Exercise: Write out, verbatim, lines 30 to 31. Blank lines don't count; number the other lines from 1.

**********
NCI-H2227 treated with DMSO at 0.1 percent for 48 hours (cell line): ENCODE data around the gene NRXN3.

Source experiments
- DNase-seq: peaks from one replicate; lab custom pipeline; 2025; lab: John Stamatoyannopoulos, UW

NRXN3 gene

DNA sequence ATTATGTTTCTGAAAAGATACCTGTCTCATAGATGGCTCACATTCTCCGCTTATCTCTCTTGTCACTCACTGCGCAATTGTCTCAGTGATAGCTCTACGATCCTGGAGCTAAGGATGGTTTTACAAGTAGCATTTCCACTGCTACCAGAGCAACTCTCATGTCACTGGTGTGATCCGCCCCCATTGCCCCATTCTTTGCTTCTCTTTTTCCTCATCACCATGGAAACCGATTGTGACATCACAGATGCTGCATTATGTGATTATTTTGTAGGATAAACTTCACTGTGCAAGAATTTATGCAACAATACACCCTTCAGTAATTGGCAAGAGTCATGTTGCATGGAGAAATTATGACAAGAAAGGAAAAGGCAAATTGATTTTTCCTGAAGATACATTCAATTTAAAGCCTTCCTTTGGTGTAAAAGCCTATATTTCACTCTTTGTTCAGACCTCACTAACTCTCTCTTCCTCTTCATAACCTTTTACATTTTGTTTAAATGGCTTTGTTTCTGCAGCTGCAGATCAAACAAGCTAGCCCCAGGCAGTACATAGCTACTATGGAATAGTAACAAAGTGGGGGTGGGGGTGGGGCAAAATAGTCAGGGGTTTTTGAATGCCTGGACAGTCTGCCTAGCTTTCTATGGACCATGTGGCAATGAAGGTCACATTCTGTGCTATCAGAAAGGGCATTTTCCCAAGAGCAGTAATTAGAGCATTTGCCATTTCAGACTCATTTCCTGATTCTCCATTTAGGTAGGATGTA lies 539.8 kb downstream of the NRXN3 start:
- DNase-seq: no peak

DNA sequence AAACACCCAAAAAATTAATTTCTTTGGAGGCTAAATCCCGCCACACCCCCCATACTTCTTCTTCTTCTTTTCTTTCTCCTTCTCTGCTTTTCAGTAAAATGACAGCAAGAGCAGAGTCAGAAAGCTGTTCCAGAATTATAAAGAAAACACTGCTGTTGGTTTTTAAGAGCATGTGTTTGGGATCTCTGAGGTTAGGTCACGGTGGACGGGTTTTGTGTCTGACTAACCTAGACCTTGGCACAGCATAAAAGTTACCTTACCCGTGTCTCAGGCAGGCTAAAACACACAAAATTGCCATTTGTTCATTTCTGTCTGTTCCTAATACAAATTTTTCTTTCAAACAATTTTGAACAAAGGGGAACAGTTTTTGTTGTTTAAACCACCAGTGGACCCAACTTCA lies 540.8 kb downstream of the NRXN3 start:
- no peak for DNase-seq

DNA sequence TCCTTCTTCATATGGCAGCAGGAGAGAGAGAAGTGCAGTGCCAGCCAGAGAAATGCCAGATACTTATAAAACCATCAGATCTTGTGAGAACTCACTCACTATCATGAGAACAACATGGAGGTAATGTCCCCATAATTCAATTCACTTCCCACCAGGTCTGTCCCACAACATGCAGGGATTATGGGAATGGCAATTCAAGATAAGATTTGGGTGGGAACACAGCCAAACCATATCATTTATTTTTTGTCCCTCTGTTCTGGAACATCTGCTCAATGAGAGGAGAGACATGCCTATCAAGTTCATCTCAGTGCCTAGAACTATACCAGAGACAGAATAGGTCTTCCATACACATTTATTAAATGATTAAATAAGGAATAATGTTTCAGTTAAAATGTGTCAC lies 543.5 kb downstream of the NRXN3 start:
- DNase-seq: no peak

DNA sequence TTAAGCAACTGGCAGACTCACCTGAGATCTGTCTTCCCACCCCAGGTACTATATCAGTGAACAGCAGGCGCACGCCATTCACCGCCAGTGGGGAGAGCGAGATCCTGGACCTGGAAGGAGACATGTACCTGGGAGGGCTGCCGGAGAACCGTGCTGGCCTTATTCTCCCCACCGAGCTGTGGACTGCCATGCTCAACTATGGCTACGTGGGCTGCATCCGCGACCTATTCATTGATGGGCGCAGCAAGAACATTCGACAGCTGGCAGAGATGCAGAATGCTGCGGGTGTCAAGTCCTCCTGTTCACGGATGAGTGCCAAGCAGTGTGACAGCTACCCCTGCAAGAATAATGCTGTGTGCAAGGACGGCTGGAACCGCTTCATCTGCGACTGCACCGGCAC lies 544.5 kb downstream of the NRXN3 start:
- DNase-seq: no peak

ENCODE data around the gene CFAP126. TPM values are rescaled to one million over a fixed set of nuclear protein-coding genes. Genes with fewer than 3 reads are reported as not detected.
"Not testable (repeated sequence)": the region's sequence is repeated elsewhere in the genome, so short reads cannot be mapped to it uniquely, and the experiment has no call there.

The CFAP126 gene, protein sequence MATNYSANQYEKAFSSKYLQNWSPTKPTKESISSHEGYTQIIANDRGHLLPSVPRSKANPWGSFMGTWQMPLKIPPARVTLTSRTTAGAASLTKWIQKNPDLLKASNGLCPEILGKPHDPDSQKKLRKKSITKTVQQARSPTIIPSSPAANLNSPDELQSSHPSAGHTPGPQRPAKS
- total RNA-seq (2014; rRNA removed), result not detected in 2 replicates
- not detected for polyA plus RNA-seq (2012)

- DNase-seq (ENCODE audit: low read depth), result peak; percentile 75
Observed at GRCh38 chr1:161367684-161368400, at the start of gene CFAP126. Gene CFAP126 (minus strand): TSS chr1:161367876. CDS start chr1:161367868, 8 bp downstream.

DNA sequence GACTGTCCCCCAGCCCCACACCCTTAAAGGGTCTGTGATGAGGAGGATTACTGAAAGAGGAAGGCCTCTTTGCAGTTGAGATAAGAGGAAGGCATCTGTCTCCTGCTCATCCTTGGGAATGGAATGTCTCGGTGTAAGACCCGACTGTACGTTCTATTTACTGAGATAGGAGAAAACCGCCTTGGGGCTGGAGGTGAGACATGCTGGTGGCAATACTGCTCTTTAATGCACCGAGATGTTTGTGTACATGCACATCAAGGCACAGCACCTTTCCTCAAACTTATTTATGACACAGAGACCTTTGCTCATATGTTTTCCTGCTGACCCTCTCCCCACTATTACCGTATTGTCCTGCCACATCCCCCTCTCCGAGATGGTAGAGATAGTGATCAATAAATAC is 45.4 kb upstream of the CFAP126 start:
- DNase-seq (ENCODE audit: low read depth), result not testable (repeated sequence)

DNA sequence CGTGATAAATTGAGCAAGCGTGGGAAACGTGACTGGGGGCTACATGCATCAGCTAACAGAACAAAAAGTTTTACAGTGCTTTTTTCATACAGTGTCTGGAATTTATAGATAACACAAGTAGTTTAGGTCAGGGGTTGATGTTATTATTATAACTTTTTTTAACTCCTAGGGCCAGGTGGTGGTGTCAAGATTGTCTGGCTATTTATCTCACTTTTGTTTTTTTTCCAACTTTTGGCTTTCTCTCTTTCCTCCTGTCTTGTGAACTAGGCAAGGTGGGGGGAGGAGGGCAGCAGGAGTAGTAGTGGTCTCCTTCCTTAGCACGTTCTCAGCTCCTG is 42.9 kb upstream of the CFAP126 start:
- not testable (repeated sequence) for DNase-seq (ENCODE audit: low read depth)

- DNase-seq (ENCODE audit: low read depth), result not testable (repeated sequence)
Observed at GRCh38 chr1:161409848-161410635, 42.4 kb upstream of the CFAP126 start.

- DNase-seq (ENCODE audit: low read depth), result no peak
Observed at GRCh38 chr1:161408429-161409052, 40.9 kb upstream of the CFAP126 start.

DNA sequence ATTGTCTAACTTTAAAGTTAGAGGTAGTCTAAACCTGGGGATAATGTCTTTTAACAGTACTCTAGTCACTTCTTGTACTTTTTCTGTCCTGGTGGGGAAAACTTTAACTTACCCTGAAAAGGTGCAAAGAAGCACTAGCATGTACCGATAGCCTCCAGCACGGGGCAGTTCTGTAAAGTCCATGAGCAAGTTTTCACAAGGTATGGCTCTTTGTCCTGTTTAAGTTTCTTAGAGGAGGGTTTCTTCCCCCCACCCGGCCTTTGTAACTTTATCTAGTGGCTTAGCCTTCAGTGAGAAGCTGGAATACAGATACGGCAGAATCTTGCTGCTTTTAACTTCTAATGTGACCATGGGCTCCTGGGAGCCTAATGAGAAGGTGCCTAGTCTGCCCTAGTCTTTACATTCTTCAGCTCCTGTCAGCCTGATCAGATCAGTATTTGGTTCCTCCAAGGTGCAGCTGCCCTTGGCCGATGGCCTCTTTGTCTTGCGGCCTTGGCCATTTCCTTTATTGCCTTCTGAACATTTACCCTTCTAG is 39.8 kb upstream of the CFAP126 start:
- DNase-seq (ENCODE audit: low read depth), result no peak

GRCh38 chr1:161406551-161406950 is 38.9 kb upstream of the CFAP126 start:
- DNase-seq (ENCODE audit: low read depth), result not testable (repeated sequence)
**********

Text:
GRCh38 chr1:161406551-161406950 is 38.9 kb upstream of the CFAP126 start:
- DNase-seq (ENCODE audit: low read depth), result not testable (repeated sequence)